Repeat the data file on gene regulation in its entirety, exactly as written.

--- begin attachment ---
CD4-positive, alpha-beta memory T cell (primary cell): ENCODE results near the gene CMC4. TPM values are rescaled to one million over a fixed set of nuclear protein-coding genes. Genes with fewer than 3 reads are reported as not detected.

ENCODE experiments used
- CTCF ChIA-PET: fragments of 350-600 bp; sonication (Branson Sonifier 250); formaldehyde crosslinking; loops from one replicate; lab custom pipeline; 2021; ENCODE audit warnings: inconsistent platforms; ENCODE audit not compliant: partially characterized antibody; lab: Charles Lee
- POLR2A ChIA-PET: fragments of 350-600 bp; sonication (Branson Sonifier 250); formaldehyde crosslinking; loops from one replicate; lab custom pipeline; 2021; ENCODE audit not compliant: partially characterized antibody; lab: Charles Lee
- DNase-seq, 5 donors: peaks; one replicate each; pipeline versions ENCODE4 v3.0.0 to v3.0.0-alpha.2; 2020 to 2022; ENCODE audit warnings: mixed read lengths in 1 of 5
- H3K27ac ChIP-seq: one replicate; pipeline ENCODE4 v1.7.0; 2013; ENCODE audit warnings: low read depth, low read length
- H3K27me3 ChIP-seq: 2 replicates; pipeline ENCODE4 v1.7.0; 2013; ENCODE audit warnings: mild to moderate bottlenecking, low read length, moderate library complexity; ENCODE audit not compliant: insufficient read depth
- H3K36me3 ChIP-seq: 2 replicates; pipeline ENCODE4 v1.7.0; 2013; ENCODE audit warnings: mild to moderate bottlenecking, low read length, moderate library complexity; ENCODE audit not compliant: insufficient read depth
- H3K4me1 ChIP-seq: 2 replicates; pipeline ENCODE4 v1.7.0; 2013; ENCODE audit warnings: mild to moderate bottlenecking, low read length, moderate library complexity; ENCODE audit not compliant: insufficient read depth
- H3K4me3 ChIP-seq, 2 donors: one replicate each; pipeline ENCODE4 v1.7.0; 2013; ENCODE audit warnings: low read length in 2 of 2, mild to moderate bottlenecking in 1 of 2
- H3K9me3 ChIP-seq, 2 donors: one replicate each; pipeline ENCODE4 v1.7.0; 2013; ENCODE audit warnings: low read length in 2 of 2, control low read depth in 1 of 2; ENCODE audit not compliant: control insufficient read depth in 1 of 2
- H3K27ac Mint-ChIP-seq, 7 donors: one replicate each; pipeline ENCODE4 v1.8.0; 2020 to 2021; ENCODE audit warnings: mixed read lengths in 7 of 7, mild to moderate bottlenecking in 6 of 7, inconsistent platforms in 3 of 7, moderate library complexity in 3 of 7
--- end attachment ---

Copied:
CD4-positive, alpha-beta memory T cell (primary cell): ENCODE results near the gene CMC4. TPM values are rescaled to one million over a fixed set of nuclear protein-coding genes. Genes with fewer than 3 reads are reported as not detected.

ENCODE experiments used
- CTCF ChIA-PET: fragments of 350-600 bp; sonication (Branson Sonifier 250); formaldehyde crosslinking; loops from one replicate; lab custom pipeline; 2021; ENCODE audit warnings: inconsistent platforms; ENCODE audit not compliant: partially characterized antibody; lab: Charles Lee
- POLR2A ChIA-PET: fragments of 350-600 bp; sonication (Branson Sonifier 250); formaldehyde crosslinking; loops from one replicate; lab custom pipeline; 2021; ENCODE audit not compliant: partially characterized antibody; lab: Charles Lee
- DNase-seq, 5 donors: peaks; one replicate each; pipeline versions ENCODE4 v3.0.0 to v3.0.0-alpha.2; 2020 to 2022; ENCODE audit warnings: mixed read lengths in 1 of 5
- H3K27ac ChIP-seq: one replicate; pipeline ENCODE4 v1.7.0; 2013; ENCODE audit warnings: low read depth, low read length
- H3K27me3 ChIP-seq: 2 replicates; pipeline ENCODE4 v1.7.0; 2013; ENCODE audit warnings: mild to moderate bottlenecking, low read length, moderate library complexity; ENCODE audit not compliant: insufficient read depth
- H3K36me3 ChIP-seq: 2 replicates; pipeline ENCODE4 v1.7.0; 2013; ENCODE audit warnings: mild to moderate bottlenecking, low read length, moderate library complexity; ENCODE audit not compliant: insufficient read depth
- H3K4me1 ChIP-seq: 2 replicates; pipeline ENCODE4 v1.7.0; 2013; ENCODE audit warnings: mild to moderate bottlenecking, low read length, moderate library complexity; ENCODE audit not compliant: insufficient read depth
- H3K4me3 ChIP-seq, 2 donors: one replicate each; pipeline ENCODE4 v1.7.0; 2013; ENCODE audit warnings: low read length in 2 of 2, mild to moderate bottlenecking in 1 of 2
- H3K9me3 ChIP-seq, 2 donors: one replicate each; pipeline ENCODE4 v1.7.0; 2013; ENCODE audit warnings: low read length in 2 of 2, control low read depth in 1 of 2; ENCODE audit not compliant: control insufficient read depth in 1 of 2
- H3K27ac Mint-ChIP-seq, 7 donors: one replicate each; pipeline ENCODE4 v1.8.0; 2020 to 2021; ENCODE audit warnings: mixed read lengths in 7 of 7, mild to moderate bottlenecking in 6 of 7, inconsistent platforms in 3 of 7, moderate library complexity in 3 of 7